What is a DMSA scan?
A DMSA scan is a renal scan used to assess Pyelonephritis, renal scarring extent and location, as well as differential renal function in the left and right kidneys.
How should I prepare for a DMSA scan?
There are no restrictions for this test. Patients should be well hydrated and will be encouraged to drink extra fluids after the injection to reduce radiation exposure.
How long will the test take?
Once you enter the nuclear medicine department a technologist will explain the exam and inject a small amount of a radioactive isotope into a vein. There are no side effects to this injection. After the injection you are free to leave the department and will be given a time to return for imaging, generally 3 -4 hours after the injection. The delay allows the kidneys to absorb the isotope. When you return the technologist will have you empty your bladder and then ask you to lie onto our imaging table. There are two sets of images taken. The first set of images the camera rotates around your body for approximately 15 minutes. The next set of images is taken while you are lying on your stomach and takes approximately 25 minutes. This scan is typically scheduled on young patients and the parents can be in the imaging room the entire time.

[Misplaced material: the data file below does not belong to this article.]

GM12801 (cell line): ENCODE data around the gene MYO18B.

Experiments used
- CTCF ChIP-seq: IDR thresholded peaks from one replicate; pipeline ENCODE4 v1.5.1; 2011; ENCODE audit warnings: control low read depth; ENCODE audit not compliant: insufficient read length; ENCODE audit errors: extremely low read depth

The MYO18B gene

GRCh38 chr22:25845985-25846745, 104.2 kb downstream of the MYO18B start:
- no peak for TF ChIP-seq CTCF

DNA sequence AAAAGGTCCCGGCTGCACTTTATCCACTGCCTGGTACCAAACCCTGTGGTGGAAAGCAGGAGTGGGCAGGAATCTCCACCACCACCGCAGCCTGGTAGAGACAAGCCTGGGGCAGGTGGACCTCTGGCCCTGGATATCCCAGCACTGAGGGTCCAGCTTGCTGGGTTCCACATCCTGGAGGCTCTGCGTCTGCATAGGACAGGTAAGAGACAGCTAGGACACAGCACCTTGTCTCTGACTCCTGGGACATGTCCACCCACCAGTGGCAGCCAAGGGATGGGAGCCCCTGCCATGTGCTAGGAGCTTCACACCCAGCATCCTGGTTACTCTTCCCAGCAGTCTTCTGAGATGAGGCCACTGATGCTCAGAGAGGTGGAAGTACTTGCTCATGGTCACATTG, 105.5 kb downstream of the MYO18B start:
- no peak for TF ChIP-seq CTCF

How soon will the scan results be available?
A radiologist will interpret the images, write a report, and deliver the results to your doctor via the internal computer system. This process usually takes less than 24 hours.
It is essential to tell your doctor if you are pregnant or think you may be pregnant before undergoing this scan because of radiation exposure.
What do you want to do next?
216.444.2807 Nuclear Medicine